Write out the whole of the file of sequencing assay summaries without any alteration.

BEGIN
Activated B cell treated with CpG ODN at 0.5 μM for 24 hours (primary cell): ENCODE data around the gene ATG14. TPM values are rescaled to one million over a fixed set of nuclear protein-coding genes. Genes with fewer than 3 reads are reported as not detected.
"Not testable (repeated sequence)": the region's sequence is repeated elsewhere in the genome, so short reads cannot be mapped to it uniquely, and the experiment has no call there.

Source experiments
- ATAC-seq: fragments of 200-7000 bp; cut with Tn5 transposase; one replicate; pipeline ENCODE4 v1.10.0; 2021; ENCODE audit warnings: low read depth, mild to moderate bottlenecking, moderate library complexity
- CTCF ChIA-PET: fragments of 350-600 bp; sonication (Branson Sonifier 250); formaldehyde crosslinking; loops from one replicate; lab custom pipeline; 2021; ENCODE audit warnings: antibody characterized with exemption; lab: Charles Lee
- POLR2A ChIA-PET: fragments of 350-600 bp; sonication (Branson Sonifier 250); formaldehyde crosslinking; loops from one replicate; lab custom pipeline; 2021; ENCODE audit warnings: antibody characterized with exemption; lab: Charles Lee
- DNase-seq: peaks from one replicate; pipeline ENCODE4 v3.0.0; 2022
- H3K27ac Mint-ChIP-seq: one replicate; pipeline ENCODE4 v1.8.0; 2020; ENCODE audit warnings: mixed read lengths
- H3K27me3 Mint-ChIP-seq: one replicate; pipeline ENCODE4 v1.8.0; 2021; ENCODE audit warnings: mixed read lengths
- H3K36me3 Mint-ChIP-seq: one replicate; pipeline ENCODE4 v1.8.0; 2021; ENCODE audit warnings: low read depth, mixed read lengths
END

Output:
Activated B cell treated with CpG ODN at 0.5 μM for 24 hours (primary cell): ENCODE data around the gene ATG14. TPM values are rescaled to one million over a fixed set of nuclear protein-coding genes. Genes with fewer than 3 reads are reported as not detected.
"Not testable (repeated sequence)": the region's sequence is repeated elsewhere in the genome, so short reads cannot be mapped to it uniquely, and the experiment has no call there.

Source experiments
- ATAC-seq: fragments of 200-7000 bp; cut with Tn5 transposase; one replicate; pipeline ENCODE4 v1.10.0; 2021; ENCODE audit warnings: low read depth, mild to moderate bottlenecking, moderate library complexity
- CTCF ChIA-PET: fragments of 350-600 bp; sonication (Branson Sonifier 250); formaldehyde crosslinking; loops from one replicate; lab custom pipeline; 2021; ENCODE audit warnings: antibody characterized with exemption; lab: Charles Lee
- POLR2A ChIA-PET: fragments of 350-600 bp; sonication (Branson Sonifier 250); formaldehyde crosslinking; loops from one replicate; lab custom pipeline; 2021; ENCODE audit warnings: antibody characterized with exemption; lab: Charles Lee
- DNase-seq: peaks from one replicate; pipeline ENCODE4 v3.0.0; 2022
- H3K27ac Mint-ChIP-seq: one replicate; pipeline ENCODE4 v1.8.0; 2020; ENCODE audit warnings: mixed read lengths
- H3K27me3 Mint-ChIP-seq: one replicate; pipeline ENCODE4 v1.8.0; 2021; ENCODE audit warnings: mixed read lengths
- H3K36me3 Mint-ChIP-seq: one replicate; pipeline ENCODE4 v1.8.0; 2021; ENCODE audit warnings: low read depth, mixed read lengths